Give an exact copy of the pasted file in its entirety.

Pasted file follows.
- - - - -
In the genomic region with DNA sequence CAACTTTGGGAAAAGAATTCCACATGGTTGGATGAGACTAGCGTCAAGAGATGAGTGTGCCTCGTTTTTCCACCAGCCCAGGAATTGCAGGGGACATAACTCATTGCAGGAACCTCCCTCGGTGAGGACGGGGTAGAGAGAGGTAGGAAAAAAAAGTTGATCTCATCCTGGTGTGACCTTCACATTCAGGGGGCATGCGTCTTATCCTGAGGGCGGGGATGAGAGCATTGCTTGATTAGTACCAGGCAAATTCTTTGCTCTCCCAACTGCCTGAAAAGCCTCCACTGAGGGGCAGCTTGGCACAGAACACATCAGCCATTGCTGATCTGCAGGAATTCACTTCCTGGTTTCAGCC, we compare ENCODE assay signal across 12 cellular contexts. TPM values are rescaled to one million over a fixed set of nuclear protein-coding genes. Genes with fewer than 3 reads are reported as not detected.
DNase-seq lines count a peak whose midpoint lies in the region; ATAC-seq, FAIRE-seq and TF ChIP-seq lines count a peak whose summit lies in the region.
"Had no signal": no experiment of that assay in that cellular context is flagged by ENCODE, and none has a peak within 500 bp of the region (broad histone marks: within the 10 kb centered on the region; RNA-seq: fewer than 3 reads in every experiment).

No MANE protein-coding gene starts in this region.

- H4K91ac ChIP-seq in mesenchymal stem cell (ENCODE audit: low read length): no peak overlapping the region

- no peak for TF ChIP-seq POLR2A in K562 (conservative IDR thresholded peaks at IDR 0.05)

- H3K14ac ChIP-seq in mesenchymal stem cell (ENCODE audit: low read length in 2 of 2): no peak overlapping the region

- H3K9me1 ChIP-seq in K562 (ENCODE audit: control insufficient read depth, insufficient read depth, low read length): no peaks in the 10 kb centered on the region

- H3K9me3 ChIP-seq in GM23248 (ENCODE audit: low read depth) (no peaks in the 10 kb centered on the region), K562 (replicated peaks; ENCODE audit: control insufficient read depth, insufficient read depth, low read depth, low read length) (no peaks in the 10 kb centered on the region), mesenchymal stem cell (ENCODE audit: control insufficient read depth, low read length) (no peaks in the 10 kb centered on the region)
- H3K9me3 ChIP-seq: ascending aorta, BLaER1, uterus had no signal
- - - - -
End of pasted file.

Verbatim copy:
In the genomic region with DNA sequence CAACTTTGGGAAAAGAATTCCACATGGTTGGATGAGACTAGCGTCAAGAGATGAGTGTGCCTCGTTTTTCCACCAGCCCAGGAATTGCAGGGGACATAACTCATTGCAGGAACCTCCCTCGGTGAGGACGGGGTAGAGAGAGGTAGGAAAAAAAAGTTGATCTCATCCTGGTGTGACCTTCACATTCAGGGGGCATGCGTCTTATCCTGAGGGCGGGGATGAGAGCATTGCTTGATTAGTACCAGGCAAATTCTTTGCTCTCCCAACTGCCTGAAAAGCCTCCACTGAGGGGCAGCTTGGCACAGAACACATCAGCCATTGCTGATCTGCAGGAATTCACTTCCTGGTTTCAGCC, we compare ENCODE assay signal across 12 cellular contexts. TPM values are rescaled to one million over a fixed set of nuclear protein-coding genes. Genes with fewer than 3 reads are reported as not detected.
DNase-seq lines count a peak whose midpoint lies in the region; ATAC-seq, FAIRE-seq and TF ChIP-seq lines count a peak whose summit lies in the region.
"Had no signal": no experiment of that assay in that cellular context is flagged by ENCODE, and none has a peak within 500 bp of the region (broad histone marks: within the 10 kb centered on the region; RNA-seq: fewer than 3 reads in every experiment).

No MANE protein-coding gene starts in this region.

- H4K91ac ChIP-seq in mesenchymal stem cell (ENCODE audit: low read length): no peak overlapping the region

- no peak for TF ChIP-seq POLR2A in K562 (conservative IDR thresholded peaks at IDR 0.05)

- H3K14ac ChIP-seq in mesenchymal stem cell (ENCODE audit: low read length in 2 of 2): no peak overlapping the region

- H3K9me1 ChIP-seq in K562 (ENCODE audit: control insufficient read depth, insufficient read depth, low read length): no peaks in the 10 kb centered on the region

- H3K9me3 ChIP-seq in GM23248 (ENCODE audit: low read depth) (no peaks in the 10 kb centered on the region), K562 (replicated peaks; ENCODE audit: control insufficient read depth, insufficient read depth, low read depth, low read length) (no peaks in the 10 kb centered on the region), mesenchymal stem cell (ENCODE audit: control insufficient read depth, low read length) (no peaks in the 10 kb centered on the region)
- H3K9me3 ChIP-seq: ascending aorta, BLaER1, uterus had no signal